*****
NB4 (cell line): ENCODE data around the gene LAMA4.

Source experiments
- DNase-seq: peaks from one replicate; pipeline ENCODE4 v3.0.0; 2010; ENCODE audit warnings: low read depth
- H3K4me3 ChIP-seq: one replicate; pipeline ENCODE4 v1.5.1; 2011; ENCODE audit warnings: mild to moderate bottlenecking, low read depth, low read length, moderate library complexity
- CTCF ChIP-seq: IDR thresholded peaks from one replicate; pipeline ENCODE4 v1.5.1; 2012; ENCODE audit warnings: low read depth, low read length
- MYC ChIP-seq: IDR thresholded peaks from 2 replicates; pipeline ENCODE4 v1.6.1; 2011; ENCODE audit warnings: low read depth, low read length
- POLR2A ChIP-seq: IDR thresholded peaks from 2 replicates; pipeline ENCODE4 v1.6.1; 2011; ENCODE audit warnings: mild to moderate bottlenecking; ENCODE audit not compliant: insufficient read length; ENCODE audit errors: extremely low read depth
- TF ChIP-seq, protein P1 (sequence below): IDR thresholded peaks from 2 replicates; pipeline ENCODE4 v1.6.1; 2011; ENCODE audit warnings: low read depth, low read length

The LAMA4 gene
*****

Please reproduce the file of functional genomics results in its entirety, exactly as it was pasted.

NB4 (cell line): ENCODE data around the gene LAMA4.

Source experiments
- DNase-seq: peaks from one replicate; pipeline ENCODE4 v3.0.0; 2010; ENCODE audit warnings: low read depth
- H3K4me3 ChIP-seq: one replicate; pipeline ENCODE4 v1.5.1; 2011; ENCODE audit warnings: mild to moderate bottlenecking, low read depth, low read length, moderate library complexity
- CTCF ChIP-seq: IDR thresholded peaks from one replicate; pipeline ENCODE4 v1.5.1; 2012; ENCODE audit warnings: low read depth, low read length
- MYC ChIP-seq: IDR thresholded peaks from 2 replicates; pipeline ENCODE4 v1.6.1; 2011; ENCODE audit warnings: low read depth, low read length
- POLR2A ChIP-seq: IDR thresholded peaks from 2 replicates; pipeline ENCODE4 v1.6.1; 2011; ENCODE audit warnings: mild to moderate bottlenecking; ENCODE audit not compliant: insufficient read length; ENCODE audit errors: extremely low read depth
- TF ChIP-seq, protein P1 (sequence below): IDR thresholded peaks from 2 replicates; pipeline ENCODE4 v1.6.1; 2011; ENCODE audit warnings: low read depth, low read length

The LAMA4 gene